Wednesday, June 30, 2010

Pumpkin Dango

I love all kinds of mochi and try to experiment with new kinds all the time.  People are always afraid to try it and then always seem to love it.  It is one of those addictive things that the more you eat of it the more you want to eat it.  The recipe for pumpkin dango is pretty sinmple.

Pumpkin Dango
*1 cup mochiko (glutinous rice flour)
*3tbs joshinko (non-glutinous rice flour)
*3tbs white sugar
*1/2 cup warm water
*6, 4" bamboo skewers (optional, but makes it more fun)

Pumpkin (An) filling
*1 cup pumpkin puree, plain
*1/2 tsp cinnamon
*1/2 tsp ginger
*1/4 tsp nutmeg
*1/8 tsp allspice
*1/4 cup packed brown sugar
*2tbs white sugar

So, first you need to make the pumpkin filling.  Start by draining out the liquid by placing the pumplin puree in a piece of unbleached muslin cloth (a good quality paper towel will also work) gather the ends together and twist the cloth tightly over a bowl to drain moisture.  Keep the liquid and set aside.  The pumpkin should now be dry enough to roll into a ball. Put the pumplin in a small sauce pan and add the rest of the filling ingredients.  Cook over medium heat.  Adding the reserved pumpkin juice as need to cook with out scorching it.  When it becomes sticky and can sill be rolled into a ball its done.  Refrigerate or freeze til firm (this really doesn't take very long).  While that chills make the dango.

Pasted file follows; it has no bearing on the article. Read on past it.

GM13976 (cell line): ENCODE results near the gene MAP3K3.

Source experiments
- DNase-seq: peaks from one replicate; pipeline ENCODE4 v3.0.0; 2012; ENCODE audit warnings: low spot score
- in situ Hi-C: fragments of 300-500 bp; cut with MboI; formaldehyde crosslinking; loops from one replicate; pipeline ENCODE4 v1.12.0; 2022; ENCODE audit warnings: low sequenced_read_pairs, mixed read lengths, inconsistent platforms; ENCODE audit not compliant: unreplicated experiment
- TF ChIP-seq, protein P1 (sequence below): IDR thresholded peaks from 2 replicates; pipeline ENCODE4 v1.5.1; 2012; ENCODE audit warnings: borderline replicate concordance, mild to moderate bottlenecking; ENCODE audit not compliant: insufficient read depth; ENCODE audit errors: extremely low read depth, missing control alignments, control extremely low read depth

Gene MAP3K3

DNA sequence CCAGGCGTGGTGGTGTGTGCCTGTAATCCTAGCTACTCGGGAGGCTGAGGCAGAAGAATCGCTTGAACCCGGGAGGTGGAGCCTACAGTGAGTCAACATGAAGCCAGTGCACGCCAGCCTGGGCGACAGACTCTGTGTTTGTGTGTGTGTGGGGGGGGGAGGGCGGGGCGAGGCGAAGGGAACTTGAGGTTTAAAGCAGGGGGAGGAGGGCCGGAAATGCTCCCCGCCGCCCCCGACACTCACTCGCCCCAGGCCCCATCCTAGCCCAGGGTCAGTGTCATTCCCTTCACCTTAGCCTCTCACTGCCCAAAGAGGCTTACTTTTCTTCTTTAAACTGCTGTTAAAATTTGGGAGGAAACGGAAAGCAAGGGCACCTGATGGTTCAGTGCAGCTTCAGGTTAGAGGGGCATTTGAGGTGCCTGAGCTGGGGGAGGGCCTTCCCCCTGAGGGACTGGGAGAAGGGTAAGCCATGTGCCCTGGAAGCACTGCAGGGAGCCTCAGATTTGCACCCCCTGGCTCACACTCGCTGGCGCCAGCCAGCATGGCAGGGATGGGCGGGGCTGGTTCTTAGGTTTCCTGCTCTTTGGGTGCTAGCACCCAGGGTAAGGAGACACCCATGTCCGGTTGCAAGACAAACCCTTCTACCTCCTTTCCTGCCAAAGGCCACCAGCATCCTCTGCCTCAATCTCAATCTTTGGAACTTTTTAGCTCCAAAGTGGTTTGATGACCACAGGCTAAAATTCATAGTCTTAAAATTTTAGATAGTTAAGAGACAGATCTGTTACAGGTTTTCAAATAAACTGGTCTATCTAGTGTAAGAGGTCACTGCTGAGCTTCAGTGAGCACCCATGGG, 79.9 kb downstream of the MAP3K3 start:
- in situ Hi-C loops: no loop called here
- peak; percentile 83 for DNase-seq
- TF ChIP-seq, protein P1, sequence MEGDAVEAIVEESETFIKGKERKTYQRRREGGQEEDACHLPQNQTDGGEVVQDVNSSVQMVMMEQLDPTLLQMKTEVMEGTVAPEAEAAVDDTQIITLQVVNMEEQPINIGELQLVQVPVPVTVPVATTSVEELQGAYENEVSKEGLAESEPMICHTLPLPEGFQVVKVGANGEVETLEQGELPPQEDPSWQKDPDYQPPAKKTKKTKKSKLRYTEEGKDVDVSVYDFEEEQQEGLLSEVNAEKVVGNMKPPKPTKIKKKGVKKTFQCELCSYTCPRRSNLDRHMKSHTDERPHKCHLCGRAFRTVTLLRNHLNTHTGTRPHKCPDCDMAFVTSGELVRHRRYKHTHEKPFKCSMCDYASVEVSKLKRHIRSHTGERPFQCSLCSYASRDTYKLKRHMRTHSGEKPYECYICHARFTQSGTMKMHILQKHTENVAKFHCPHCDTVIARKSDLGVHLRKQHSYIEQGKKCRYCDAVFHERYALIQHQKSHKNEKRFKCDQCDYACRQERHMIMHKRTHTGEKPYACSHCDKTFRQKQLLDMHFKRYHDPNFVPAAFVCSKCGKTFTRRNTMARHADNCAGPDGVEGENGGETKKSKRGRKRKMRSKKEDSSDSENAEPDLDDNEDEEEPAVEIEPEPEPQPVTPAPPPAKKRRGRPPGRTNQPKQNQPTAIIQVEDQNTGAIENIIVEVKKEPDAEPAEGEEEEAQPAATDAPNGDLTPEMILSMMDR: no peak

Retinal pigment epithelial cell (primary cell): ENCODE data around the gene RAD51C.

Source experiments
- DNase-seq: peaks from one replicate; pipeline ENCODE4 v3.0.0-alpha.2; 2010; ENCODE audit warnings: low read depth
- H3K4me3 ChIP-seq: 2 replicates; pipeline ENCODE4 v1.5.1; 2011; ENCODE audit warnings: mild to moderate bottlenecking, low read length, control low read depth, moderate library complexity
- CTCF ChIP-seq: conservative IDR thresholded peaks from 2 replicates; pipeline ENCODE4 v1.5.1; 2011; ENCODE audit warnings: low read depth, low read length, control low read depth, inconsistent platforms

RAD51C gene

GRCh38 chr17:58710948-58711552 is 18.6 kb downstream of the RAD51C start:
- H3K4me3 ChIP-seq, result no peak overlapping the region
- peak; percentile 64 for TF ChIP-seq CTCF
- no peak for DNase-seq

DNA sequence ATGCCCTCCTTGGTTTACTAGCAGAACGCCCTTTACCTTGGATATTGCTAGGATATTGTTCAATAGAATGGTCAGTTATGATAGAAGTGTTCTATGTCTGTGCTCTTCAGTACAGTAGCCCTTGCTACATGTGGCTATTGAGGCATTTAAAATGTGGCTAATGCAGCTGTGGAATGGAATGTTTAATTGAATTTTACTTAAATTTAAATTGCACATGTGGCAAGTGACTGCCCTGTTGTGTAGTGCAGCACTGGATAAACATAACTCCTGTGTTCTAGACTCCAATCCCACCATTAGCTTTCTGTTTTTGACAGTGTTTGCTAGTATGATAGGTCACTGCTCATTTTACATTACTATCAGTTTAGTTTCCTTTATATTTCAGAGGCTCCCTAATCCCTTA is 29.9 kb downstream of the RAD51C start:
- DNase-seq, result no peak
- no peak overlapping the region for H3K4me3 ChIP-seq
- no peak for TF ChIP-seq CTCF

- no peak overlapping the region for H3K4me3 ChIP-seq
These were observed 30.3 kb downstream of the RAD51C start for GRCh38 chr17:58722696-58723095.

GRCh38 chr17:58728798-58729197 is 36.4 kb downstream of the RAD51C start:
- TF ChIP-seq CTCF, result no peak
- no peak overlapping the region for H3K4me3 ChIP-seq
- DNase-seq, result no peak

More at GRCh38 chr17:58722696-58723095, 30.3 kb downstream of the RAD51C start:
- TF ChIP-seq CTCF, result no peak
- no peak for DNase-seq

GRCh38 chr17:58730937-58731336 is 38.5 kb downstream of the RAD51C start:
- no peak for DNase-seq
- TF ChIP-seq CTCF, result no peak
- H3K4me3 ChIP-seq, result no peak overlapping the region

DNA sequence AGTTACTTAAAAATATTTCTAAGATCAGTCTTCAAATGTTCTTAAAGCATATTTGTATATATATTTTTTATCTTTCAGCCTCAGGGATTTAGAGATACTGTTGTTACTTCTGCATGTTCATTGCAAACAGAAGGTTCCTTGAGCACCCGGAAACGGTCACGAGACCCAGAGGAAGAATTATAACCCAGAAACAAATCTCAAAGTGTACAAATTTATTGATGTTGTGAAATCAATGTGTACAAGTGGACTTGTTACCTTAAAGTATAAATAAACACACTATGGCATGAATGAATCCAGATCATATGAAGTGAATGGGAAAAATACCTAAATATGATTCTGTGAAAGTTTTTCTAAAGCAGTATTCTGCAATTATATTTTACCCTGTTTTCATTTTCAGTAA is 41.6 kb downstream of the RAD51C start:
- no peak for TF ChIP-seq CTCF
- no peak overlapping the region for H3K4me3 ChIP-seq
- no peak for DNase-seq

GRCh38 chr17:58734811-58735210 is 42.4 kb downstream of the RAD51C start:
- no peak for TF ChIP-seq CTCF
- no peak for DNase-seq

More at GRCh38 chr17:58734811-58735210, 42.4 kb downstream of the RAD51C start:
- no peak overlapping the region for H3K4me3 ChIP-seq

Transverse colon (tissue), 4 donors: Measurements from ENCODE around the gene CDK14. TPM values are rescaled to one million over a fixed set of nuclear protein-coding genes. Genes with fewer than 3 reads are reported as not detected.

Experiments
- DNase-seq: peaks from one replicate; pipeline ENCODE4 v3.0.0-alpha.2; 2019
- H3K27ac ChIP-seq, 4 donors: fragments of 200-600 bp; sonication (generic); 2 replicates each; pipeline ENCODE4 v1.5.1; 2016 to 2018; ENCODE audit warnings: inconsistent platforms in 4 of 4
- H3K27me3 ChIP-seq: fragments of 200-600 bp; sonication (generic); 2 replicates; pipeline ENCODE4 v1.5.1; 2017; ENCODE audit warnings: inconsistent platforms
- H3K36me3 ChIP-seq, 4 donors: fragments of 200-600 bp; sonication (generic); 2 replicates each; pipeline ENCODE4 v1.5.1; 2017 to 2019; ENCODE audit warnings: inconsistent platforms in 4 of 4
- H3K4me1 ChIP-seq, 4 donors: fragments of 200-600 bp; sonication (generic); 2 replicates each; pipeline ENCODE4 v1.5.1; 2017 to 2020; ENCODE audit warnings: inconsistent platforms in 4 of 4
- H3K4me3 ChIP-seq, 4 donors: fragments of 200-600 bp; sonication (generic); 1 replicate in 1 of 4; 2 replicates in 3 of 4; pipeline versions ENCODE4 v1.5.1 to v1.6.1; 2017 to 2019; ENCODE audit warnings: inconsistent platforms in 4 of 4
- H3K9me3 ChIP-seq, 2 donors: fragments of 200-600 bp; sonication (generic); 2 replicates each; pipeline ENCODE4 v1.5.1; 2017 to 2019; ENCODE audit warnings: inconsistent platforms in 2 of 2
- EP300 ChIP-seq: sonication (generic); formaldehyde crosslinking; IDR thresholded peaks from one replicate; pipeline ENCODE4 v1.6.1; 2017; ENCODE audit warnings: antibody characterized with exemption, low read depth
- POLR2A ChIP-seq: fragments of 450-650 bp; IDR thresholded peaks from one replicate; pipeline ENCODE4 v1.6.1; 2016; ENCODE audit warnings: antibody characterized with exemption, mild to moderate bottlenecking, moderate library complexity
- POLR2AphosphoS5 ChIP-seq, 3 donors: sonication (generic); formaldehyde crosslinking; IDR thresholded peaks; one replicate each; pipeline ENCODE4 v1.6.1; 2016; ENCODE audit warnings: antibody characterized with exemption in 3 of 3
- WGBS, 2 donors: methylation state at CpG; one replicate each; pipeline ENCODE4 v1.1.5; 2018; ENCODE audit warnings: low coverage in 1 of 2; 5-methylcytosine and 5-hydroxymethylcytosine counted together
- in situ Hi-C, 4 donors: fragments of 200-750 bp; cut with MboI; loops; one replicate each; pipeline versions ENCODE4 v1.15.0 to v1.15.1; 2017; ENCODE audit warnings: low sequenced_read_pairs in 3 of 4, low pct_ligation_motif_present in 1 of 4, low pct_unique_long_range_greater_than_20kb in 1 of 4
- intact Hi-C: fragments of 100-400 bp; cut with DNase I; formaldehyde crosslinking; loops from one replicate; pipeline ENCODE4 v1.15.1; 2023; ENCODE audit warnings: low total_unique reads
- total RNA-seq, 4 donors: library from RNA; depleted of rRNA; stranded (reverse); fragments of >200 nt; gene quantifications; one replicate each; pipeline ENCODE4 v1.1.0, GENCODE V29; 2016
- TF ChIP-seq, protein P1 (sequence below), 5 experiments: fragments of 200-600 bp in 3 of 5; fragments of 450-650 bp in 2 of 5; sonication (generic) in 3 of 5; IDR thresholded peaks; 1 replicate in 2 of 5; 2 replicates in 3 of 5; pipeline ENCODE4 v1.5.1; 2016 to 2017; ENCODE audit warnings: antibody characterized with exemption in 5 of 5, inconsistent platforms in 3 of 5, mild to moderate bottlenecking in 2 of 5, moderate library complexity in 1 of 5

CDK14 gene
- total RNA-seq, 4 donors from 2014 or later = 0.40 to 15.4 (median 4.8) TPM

Whisk the mochiko, joshinko and sugar together in a small bole.  Slowly add the water a bit of a time.  Mix with a fork at first and then use your hands to kneed the water into the dough.  It should be the consistency of an earlobe when properly mixed (so a bit squishy but not to liquidy, it will make more sense as you do it).  Roll cooled filling into 18 1/2 inch balls.  Roll mochi dough into 18 scant 1 inch balls.

Next, you need to flatten out the mochi dough (it helps if you palm is a bit damp or you have plastic wrap on it etc) and place a ball of filling in the middle.  Gather the edges of the dough and pinch it closed.  It the dough is a bit dry you may need a dab of water to close the ball up.  Roll the dango in your palms to make a nice neat ball.  

In demonstration mode

After rolling all the dango its time to cook them.  This is where the optional skewering comes it (this does make them easier to eat).  Place 3 balls on each skewer and place in a steamer basket.  Steam on high for 10 minutes.  

Its foggy as there is still dangerous steam pouring out . . . caution - steam is hotter than it appears!

Serve immediately (they taste better the fresher they are).  You'll get 6 skewers.  They are actually quite large and filling so a stick per person is not unreasonable if you having people over.  Not that more than three is wrong! :)

Why wouldn't you want to eat that?

Pumpkin dango is great, but you could easily use a different (fairly dry and thick filling) or you could leave them plain/unfilled.  When making them unfilled they are often good with a sauce, which could be savory or sweet.

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